So, while we hope to make the process as painless as possible, this is a business where we hope we never see a client more than once. Simply do your “time”, usually 2 or 3 years, and move on. From a compliance standpoint, leave that to us… it’s what we do. Call us today at 1-855-678-MY SR22 (1-855-678-6977) or access our Quoting Engine to search for the Lowest SR22 Rates in the State.

Select Insurance Group Specializes in FR44, SR22, SR50 and SR22A insurance products. With thousands of policies sold across the United States, Select Insurance Group has the resources, experience, and customer support to find you the right product at the lowest price. As Insurance Brokers, we’re not tied to any specific company. Our objective is to find the right product that matches your legal requirements and budget. Select Insurance Group routinely finds policies that are thousands of dollars less than competing quotes… simply by shopping the market at the time of purchase. Let Select Insurance Group find you the lowest price on your today! Call Now or enter your information into our Quoting Engine!


California SR22 Insurance Facts


An SR22 form is a document that helps the DMV and the state of California ensure that motorists are financially responsible for their driving. Certain drivers are deemed to be at risk because of past violations (as listed below) and are therefore required to file a California SR22 form with an insurance company. The auto insurance company will keep record of the SR22 as well as providing the motorist and the state DMV with a copy.

In the state of California there are three different types of SR22 forms:

  1. An Operator’s Policy Certificate which covers the financial responsibility in the case the motorist does not own a vehicle.
  2. An Owner’s Policy Certificate that covers the financial responsibility for vehicles owned by the motorist.
  3. A Broad Coverage Policy Certificate covers financial responsibility for all the vehicles that are owned or not owned by the motorist.


The SR-22 financial responsibility insurance form is required for specific drivers in California. The form(s) may be required for the following reasons:

  1. If you have any safety responsibility suspensions. For example, if you were an uninsured driver and were involved in an accident in the past but did not pay the requisite compensation.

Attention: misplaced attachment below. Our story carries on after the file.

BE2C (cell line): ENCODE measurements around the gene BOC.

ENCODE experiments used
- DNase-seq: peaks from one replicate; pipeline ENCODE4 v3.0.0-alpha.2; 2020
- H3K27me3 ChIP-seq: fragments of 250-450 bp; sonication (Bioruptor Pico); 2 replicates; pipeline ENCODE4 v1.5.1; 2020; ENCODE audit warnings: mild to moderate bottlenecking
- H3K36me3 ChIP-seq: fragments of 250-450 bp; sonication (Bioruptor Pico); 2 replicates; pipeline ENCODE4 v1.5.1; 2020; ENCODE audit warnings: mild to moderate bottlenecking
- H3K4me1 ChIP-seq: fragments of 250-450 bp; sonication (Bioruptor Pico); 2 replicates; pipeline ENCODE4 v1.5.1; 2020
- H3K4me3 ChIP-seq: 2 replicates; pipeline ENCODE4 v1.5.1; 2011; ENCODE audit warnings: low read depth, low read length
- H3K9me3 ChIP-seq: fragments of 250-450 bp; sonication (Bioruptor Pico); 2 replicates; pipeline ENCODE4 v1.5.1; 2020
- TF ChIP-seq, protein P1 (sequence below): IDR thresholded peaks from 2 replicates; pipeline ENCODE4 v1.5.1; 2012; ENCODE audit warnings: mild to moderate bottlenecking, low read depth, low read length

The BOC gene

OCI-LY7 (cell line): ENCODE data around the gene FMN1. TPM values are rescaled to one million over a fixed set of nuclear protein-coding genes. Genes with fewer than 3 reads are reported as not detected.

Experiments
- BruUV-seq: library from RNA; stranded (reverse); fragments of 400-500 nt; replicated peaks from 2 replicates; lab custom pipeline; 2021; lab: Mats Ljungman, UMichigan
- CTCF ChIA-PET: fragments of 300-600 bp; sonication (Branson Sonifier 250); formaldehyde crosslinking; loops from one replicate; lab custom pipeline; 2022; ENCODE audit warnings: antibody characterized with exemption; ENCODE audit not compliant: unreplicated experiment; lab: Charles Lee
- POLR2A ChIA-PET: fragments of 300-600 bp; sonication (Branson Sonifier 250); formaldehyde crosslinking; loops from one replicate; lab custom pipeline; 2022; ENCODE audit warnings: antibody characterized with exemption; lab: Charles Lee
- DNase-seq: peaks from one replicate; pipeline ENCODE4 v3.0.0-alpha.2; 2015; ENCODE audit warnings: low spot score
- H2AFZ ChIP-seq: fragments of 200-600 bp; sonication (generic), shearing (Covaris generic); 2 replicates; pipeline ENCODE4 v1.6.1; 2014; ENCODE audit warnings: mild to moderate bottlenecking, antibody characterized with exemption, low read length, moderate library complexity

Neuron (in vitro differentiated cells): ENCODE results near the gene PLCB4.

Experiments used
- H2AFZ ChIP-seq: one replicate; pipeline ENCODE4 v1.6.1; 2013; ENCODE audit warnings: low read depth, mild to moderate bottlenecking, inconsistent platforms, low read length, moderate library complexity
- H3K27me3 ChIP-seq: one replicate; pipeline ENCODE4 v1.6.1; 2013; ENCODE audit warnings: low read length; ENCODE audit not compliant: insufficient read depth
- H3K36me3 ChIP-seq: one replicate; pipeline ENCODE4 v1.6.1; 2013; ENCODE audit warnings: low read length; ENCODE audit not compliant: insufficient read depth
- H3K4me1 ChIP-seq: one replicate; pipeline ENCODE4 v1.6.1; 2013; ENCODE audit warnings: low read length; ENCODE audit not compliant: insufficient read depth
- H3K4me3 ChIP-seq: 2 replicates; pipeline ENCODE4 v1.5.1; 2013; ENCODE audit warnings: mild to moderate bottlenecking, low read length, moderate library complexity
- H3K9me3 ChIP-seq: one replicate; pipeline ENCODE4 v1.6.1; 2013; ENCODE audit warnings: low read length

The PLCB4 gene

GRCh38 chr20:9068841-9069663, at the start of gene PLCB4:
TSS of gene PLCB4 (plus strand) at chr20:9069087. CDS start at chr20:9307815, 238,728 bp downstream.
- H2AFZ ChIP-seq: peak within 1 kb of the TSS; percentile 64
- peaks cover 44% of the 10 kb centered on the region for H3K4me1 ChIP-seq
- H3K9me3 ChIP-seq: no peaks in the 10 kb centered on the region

2. If you have any unsatisfied judgment suspensions. For example, if you, as a driver were involved in an accident in the past and then you had an unsatisfactory judgment entered against you.
  3. If you have a restricted license.
  4. If you have had your license revocated.
  5. For individuals convicted of DUI.

Handcuff Picture


  1. Contact a DMV- authorized auto insurance agency or broker to request for a California SR22 filing.
  2. Pay the correct processing fee to the agency. The fee amount may vary between agencies. You can request an insurance quote from our California auto insurance page and where we offer quotes from companies who will allow you to request an SR22 filing automatically. This can all be done online and will often allow you to save on auto insurance rates.
  3. As per the State laws of California, the minimum amount of coverage for one accident should be $15,000 for one person killed or injured, $30,000 for two or more persons killed or injured and $5,000 for property damage.
  4. Upon receiving the request from the agent the central office then sends the SR-22 directly to the DMV in about 30 days.
  5. If accepted, you will receive the SR22 from the agency along with a letter from the DMV.
  6. The SR22 has to be maintained for a minimum period of 36 months. If this is not done, the DMV may suspend the driving record of the motorist until the insurance is reinstated.


In case you move to another state, the requirements of your new state of residence will be applicable to you. Contact your insurance company for more information.


  • An amount of $35,000 in cash or as a surety bond may be deposited with the DMV in place of liability insurance.
  • DMV-approved self-insurance is also considered adequate proof of financial responsibility.

What is an SR22?

SR22 Insurance is an insurance policy which is required for certain high-risk drivers in order to reinstate a revoked or suspended driver’s license. A three year policy is typical, but SR22 insurance policies can vary from one to five years, depending on the violation. When an insurance company issues the SR22 auto insurance policy, it provides a certificate which guarantees the state’s Department of Motor Vehicles that the insured has met the state’s required minimums of liability coverage and that the DMV will be notified if there is any lapse in coverage. If the policy is not maintained or is canceled, the DMV will immediately suspend the driver’s license and may additionally penalize the driver.

Handcuff Picture

SR22 prices vary widely across insurance carriers; by as much as thousands of dollars for the same coverage. By using a Licensed Insurance Broker to shop multiple companies for you, you can be assured you’re getting the best coverage at the best price.

Select Insurance Group specializes in SR22, FR44, SR22A, and SR50 insurance products. Use our Quoting Engine for FREE, No Obligation Quotes… or call us at 1-855-678-MY SR22 (6977) to speak with a Licensed Insurance Professional.

DUI & DWI Laws in Florida